By LERPONG AMSA-NGIAM
ALTHOUGH Vichai Srivaddhanaprabha’s core business was his King Power shopping empire, the 60-year-old tycoon gained global fame as the owner of Leicester City when he stunned the football world by leading his team of outsiders to the 2015-2016 Premier League title.
A sports enthusiast, like his youngest son Aiyawatt, Vichai bought the Foxes when they were in the second-tier Championship, in 2010. He changed the name of the stadium to King Power in 2011, before the team finally achieved promotion to the English top-flight in 2014.
Vichai appointed Aiyawatt as club vice-chairman and the pair got busy not only investing money on the team but also playing a significant role in recruiting players and deciding on-field strategy.
The work eventually paid off when the Foxes achieved one of the most remarkable feats in sporting history. Under Italian manager Claudio Ranieri, Leicester won the Premier League title in May 2016, defying odds of 5,000-1.
The victory made Vichai the first Thai to lead an EPL club to the title, securing a place in the hearts of Foxes’ fans for generations to come. His easy-going nature and willingness to stop and take photos with supporters had already earned him great affection in the city and further afield.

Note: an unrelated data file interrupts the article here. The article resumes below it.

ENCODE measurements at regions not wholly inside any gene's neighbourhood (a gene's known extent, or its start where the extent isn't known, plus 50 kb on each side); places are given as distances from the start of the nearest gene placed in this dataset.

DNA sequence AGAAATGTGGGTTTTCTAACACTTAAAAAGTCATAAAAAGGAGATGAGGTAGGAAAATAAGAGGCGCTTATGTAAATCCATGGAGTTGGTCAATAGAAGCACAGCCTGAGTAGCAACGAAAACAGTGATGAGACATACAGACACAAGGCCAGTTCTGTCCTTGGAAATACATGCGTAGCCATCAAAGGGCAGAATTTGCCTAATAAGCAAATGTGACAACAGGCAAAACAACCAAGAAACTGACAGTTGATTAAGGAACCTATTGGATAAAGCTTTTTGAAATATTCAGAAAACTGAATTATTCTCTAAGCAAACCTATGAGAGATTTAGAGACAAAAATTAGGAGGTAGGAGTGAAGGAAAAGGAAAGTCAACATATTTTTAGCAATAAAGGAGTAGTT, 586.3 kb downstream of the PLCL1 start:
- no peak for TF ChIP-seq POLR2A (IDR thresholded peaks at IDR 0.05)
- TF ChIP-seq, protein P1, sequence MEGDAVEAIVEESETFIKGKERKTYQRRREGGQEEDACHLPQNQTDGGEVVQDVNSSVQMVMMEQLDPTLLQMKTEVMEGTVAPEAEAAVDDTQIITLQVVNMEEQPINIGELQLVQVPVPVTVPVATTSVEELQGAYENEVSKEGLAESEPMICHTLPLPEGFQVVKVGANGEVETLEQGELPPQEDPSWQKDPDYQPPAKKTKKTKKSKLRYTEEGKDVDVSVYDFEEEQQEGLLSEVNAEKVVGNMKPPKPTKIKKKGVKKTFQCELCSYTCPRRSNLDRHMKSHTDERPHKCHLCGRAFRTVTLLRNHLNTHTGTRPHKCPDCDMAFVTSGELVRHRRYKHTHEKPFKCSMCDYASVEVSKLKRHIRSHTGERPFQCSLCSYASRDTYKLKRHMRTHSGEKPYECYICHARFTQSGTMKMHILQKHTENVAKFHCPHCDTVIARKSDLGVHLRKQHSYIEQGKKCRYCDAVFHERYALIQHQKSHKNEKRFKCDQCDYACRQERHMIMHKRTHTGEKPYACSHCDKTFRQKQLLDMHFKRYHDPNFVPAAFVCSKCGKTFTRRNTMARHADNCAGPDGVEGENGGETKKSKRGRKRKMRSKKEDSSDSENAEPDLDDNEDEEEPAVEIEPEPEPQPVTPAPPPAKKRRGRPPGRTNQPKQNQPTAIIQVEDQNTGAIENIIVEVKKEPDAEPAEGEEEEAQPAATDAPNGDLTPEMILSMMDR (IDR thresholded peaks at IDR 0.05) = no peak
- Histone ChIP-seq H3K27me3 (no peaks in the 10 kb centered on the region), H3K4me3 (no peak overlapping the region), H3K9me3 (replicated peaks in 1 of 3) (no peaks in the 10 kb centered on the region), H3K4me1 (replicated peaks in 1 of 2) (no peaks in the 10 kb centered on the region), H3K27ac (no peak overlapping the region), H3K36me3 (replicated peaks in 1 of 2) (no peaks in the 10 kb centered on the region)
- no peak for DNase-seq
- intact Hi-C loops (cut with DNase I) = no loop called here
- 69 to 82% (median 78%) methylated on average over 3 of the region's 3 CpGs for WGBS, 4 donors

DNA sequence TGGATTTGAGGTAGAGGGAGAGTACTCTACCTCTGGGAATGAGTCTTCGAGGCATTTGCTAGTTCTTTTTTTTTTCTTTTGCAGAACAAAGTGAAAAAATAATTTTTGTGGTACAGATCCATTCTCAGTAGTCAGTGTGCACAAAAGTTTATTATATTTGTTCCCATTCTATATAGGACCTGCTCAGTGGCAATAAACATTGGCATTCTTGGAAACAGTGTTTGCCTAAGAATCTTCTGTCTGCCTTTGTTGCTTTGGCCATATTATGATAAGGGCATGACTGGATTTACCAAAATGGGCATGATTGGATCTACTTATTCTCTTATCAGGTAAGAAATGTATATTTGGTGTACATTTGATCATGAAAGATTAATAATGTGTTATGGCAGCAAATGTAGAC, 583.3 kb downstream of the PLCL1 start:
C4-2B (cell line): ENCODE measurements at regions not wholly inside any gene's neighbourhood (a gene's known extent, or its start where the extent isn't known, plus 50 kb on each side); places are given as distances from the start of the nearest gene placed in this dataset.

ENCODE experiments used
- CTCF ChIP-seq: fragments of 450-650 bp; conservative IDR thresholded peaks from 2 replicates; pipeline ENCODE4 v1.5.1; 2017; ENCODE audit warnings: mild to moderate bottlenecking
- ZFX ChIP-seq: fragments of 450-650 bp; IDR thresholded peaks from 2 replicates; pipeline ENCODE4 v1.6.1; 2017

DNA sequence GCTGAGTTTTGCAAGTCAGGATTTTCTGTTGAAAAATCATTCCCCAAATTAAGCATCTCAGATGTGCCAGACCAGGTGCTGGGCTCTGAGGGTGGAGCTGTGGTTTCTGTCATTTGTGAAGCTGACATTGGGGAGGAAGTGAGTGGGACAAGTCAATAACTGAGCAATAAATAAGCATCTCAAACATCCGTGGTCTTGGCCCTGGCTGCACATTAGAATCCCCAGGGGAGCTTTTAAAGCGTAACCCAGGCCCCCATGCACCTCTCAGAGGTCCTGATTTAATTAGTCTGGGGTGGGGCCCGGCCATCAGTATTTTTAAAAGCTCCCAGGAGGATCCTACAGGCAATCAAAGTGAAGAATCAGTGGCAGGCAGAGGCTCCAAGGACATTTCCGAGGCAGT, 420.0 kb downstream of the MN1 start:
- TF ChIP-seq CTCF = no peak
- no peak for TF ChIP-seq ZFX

The Srivaddhanaprabhas also introduced an atmosphere of Thai hospitality and generosity to the King Power Stadium, placing free goodies such as pins, snacks and clappers under every seat. Fans were also provided with free meal boxes while Vichai’s birthday saw the whole stadium invited to a free feast of doughnuts and beer.
But of all the Thai ways introduced at the club, it was the Buddhist rituals performed inside the complex that caught the most attention.
As a devout Buddhist, Vichai regularly invited Phra Prommangalajan, better known as Chao Khun Thong Chai, to visit and lend his players spiritual support. The assistant abbot of Traimitr Withayaram Temple blessed them with holy water before games. Fabric amulets were seen around the top of the stadium and within the facility.
In May 2017, Vichai bought his second football team, Oh Leuven, a second-tier club in Belgium. He recruited Thailand’s national goalkeeper Kawin Thamsatchanan for the project, making him the first Thai keeper to play professional football in Europe.
Vichai never forgot Thai football, initiating the Fox Hunt project in 2015 to select 10 Thai talents under the age of 15 to train at the Leicester City Academy and study at Ratcliffe College.